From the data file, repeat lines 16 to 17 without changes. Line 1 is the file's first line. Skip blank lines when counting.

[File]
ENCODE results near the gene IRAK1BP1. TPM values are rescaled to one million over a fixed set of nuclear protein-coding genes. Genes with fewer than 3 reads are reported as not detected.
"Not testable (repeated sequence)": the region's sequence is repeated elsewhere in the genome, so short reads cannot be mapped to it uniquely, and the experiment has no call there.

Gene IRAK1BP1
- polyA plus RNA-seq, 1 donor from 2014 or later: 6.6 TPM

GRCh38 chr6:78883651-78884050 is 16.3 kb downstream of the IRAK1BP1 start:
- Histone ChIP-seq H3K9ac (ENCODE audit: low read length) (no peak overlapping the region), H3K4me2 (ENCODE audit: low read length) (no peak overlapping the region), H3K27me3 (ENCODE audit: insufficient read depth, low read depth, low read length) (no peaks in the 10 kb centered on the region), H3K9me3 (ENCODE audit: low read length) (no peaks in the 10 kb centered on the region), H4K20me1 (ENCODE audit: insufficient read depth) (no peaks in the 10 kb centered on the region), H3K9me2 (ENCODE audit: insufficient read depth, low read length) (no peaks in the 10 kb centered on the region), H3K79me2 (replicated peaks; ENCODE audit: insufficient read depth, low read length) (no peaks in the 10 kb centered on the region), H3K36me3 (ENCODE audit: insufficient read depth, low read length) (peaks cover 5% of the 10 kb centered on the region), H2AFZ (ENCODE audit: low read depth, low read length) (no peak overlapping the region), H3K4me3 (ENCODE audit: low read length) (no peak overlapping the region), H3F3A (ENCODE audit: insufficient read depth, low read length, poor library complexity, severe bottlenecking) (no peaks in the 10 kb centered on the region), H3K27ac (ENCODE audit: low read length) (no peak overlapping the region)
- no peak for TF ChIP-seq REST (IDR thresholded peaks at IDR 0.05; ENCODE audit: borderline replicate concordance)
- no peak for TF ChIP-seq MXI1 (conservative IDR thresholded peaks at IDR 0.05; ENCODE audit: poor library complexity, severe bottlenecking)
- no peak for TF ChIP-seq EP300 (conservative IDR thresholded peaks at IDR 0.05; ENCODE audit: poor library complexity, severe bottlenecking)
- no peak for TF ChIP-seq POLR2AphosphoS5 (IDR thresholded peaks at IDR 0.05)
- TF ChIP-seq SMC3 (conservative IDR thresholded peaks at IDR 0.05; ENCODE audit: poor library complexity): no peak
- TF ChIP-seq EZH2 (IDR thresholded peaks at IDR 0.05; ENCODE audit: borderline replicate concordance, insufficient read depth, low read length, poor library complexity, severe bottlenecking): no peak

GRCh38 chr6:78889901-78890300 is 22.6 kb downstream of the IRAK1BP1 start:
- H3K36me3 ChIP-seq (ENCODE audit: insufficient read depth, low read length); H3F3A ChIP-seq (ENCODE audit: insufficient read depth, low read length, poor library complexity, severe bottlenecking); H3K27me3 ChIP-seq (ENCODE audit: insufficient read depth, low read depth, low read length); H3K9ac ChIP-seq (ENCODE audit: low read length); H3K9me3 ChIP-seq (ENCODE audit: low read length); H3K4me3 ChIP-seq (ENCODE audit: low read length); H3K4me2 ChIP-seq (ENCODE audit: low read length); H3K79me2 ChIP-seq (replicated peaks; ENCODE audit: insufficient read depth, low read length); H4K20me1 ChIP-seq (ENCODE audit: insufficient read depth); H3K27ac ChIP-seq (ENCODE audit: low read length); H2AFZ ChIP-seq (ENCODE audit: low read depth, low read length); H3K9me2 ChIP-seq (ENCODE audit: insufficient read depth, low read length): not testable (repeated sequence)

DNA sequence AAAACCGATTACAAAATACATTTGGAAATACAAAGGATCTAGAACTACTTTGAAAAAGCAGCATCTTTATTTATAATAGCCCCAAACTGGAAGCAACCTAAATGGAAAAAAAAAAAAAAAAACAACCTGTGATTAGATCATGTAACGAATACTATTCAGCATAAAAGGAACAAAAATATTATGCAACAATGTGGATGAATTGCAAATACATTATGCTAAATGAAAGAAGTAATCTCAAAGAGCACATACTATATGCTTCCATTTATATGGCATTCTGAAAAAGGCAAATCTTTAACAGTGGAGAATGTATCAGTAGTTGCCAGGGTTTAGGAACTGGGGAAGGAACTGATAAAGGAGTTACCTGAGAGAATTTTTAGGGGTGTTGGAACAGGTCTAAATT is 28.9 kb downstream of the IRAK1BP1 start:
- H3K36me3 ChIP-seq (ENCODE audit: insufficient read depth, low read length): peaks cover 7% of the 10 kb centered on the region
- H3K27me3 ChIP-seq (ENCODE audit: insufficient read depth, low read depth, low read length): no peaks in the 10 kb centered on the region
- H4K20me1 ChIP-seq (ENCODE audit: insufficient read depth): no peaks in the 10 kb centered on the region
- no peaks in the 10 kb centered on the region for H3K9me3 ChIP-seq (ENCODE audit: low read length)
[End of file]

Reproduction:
- H3K36me3 ChIP-seq (ENCODE audit: insufficient read depth, low read length): peaks cover 7% of the 10 kb centered on the region
- H3K27me3 ChIP-seq (ENCODE audit: insufficient read depth, low read depth, low read length): no peaks in the 10 kb centered on the region